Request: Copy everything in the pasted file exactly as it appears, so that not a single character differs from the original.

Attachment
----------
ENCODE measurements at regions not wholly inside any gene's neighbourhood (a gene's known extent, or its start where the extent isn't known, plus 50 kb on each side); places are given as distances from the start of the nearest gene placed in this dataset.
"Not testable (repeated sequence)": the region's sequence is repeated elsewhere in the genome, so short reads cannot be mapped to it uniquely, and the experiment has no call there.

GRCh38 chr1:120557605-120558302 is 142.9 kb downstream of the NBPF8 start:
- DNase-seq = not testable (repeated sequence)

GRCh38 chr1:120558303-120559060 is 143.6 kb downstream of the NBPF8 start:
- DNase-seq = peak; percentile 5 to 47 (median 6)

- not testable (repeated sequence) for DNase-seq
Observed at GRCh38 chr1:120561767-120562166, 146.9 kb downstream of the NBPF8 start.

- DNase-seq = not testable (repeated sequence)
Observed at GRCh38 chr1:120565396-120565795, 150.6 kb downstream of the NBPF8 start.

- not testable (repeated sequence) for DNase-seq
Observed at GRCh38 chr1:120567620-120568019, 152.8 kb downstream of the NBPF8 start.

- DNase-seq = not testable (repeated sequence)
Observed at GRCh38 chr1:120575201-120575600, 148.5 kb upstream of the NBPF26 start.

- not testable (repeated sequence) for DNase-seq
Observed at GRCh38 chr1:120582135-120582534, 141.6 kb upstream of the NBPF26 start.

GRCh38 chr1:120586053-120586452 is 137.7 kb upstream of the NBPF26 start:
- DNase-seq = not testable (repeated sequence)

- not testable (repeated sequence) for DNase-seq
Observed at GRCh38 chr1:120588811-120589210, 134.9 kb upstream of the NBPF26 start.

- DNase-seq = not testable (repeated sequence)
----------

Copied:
ENCODE measurements at regions not wholly inside any gene's neighbourhood (a gene's known extent, or its start where the extent isn't known, plus 50 kb on each side); places are given as distances from the start of the nearest gene placed in this dataset.
"Not testable (repeated sequence)": the region's sequence is repeated elsewhere in the genome, so short reads cannot be mapped to it uniquely, and the experiment has no call there.

GRCh38 chr1:120557605-120558302 is 142.9 kb downstream of the NBPF8 start:
- DNase-seq = not testable (repeated sequence)

GRCh38 chr1:120558303-120559060 is 143.6 kb downstream of the NBPF8 start:
- DNase-seq = peak; percentile 5 to 47 (median 6)

- not testable (repeated sequence) for DNase-seq
Observed at GRCh38 chr1:120561767-120562166, 146.9 kb downstream of the NBPF8 start.

- DNase-seq = not testable (repeated sequence)
Observed at GRCh38 chr1:120565396-120565795, 150.6 kb downstream of the NBPF8 start.

- not testable (repeated sequence) for DNase-seq
Observed at GRCh38 chr1:120567620-120568019, 152.8 kb downstream of the NBPF8 start.

- DNase-seq = not testable (repeated sequence)
Observed at GRCh38 chr1:120575201-120575600, 148.5 kb upstream of the NBPF26 start.

- not testable (repeated sequence) for DNase-seq
Observed at GRCh38 chr1:120582135-120582534, 141.6 kb upstream of the NBPF26 start.

GRCh38 chr1:120586053-120586452 is 137.7 kb upstream of the NBPF26 start:
- DNase-seq = not testable (repeated sequence)

- not testable (repeated sequence) for DNase-seq
Observed at GRCh38 chr1:120588811-120589210, 134.9 kb upstream of the NBPF26 start.

- DNase-seq = not testable (repeated sequence)